Recently I had a discussion with a C-level executive from the process automation business who expressed some pessimism about the prospects for open process automation systems. “Our customers do not want to live in a plant where they have to manage their application software across thousands of devices from many different suppliers,” he explained.
According to this executive, it is difficult enough to manage a plant’s automation software across a far smaller number of controllers made by only a few vendors. Managing an application for a unit or plant that would involve hundreds or even thousands of hardware modules from many different vendors with software from different suppliers would require major advances in automation system technology. Such systems would have to be vastly better at deploying and orchestrating its software than the systems running in plants today. He makes a valid point.
And yet, today we find that not only the industrial automation industry but several other major industries are now creating architectures for highly distributed automation and functionality that have many similarities. For instance, the automotive industry is developing a reference architecture that will encompass on-car features for safety, autonomy, remote services, infotainment, and convenience. Part of that architecture is the definition of a standard set of software known as Automotive Grade Linux. In telecommunications, another massive industry, companies are developing architectures that virtualize processing functions at the base of cell towers. This is called NFV (network function virtualization). They are even developing architectures that replace physical central switch installations with virtualized ones.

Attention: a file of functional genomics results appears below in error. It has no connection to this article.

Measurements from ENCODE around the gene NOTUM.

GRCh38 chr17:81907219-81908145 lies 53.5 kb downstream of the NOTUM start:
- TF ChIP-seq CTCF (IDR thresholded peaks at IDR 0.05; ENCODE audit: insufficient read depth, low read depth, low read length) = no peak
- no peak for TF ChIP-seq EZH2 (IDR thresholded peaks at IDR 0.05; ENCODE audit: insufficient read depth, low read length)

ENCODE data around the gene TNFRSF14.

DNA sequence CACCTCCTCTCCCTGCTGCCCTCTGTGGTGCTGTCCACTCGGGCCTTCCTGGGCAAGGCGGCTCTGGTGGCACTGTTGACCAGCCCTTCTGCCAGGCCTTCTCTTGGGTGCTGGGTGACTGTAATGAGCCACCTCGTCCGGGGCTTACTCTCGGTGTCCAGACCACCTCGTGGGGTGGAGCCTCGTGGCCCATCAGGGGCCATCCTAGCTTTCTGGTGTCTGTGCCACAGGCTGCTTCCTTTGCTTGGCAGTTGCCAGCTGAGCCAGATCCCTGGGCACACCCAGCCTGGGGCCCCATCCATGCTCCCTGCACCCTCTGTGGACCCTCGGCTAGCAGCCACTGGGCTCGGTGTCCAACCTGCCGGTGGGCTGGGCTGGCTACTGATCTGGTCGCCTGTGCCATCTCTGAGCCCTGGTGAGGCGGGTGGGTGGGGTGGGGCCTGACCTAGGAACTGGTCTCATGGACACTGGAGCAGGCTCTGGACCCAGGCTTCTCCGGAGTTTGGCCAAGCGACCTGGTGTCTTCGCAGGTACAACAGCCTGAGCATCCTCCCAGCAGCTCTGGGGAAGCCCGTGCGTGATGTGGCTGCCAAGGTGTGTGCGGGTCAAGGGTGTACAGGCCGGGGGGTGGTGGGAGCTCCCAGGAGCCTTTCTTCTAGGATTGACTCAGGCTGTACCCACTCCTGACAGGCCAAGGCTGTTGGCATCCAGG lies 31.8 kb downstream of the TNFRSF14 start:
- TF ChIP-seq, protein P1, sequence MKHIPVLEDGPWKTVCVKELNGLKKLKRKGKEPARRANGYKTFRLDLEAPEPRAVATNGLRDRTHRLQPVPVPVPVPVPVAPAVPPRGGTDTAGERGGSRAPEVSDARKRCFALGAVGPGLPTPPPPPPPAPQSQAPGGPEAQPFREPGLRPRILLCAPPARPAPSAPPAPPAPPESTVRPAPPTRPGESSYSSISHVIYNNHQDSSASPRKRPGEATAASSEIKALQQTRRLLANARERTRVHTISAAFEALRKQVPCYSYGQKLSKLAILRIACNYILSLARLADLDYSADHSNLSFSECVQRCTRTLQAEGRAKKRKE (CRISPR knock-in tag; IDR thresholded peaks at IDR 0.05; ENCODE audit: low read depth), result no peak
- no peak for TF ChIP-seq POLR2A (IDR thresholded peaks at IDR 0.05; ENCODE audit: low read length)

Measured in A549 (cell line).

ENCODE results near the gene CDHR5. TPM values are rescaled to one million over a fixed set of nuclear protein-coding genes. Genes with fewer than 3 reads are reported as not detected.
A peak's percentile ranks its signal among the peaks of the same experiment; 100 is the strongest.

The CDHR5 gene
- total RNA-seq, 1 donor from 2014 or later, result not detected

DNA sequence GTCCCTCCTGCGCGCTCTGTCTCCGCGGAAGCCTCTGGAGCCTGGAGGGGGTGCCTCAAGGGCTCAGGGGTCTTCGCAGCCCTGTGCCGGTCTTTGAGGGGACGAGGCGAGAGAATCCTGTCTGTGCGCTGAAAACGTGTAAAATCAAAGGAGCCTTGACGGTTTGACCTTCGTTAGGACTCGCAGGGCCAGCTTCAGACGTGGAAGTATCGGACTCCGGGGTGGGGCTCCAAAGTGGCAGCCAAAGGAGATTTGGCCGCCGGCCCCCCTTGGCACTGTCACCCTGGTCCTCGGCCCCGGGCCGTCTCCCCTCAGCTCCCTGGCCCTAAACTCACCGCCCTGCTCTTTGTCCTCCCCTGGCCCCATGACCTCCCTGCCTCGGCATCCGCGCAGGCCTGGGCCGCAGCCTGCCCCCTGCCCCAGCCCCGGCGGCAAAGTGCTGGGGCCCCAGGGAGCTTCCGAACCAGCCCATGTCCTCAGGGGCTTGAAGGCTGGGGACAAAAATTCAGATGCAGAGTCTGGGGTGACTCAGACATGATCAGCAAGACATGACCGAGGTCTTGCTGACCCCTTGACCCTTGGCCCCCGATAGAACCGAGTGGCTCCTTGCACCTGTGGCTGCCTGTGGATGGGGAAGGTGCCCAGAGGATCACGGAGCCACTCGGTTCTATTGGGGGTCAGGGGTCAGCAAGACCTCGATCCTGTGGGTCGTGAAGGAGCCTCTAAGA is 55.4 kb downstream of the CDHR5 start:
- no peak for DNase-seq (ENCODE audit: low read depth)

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Keywords: Cloud Computing, Containers, Docker, Embedded Systems, Industrial Automation, Open Process Automation, Open Source, Software Development, ARC Advisory Group.